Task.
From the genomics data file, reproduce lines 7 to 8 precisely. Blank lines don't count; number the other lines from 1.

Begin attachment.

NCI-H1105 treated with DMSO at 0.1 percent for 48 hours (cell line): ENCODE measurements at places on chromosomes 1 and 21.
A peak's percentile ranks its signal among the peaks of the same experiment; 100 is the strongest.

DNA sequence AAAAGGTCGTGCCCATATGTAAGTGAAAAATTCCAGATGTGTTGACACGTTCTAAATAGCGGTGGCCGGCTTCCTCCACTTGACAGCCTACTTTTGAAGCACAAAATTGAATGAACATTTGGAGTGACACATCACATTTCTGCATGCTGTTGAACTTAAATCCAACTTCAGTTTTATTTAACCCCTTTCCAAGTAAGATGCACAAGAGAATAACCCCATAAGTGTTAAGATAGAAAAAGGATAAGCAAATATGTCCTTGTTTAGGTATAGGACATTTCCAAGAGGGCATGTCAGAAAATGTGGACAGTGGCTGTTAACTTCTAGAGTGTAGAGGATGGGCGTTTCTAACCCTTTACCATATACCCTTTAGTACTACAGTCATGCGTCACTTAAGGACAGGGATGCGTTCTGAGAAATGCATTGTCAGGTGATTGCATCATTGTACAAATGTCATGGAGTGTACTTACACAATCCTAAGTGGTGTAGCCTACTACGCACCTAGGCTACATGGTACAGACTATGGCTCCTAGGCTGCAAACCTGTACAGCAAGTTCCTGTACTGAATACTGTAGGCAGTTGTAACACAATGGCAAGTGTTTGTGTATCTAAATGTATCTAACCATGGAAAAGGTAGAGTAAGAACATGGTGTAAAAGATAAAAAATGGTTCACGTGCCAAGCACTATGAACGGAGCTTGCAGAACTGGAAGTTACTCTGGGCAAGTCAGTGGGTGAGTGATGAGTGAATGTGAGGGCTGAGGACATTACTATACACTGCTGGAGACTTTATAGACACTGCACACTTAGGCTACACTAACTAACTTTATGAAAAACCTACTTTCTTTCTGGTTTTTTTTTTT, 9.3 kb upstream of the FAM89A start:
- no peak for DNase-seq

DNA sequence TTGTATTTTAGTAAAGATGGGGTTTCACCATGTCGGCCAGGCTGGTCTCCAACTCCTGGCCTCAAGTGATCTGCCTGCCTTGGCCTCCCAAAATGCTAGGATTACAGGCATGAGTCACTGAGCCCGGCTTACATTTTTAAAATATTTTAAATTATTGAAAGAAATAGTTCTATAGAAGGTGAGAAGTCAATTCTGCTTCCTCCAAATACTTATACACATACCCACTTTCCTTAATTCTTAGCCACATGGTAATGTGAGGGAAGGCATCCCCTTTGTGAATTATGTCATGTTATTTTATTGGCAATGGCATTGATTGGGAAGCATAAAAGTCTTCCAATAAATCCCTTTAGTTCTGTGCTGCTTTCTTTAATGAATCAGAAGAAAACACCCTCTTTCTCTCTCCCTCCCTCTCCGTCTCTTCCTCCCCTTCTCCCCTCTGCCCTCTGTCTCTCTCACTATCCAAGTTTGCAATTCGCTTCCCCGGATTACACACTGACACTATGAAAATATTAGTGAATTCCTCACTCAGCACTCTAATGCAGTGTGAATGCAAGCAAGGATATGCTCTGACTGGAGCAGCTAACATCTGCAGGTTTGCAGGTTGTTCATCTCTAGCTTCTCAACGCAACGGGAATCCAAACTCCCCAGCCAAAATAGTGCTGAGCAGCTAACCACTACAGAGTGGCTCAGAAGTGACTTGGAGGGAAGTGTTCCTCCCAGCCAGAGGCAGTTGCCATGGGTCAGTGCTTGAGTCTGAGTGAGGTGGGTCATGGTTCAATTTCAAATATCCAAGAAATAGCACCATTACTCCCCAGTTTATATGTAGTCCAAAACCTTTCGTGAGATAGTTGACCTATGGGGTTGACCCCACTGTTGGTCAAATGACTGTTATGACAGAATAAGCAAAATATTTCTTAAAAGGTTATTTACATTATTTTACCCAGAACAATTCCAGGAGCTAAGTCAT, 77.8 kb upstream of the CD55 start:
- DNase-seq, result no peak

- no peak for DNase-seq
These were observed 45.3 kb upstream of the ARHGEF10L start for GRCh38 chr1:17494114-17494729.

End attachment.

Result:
- no peak for DNase-seq
These were observed 45.3 kb upstream of the ARHGEF10L start for GRCh38 chr1:17494114-17494729.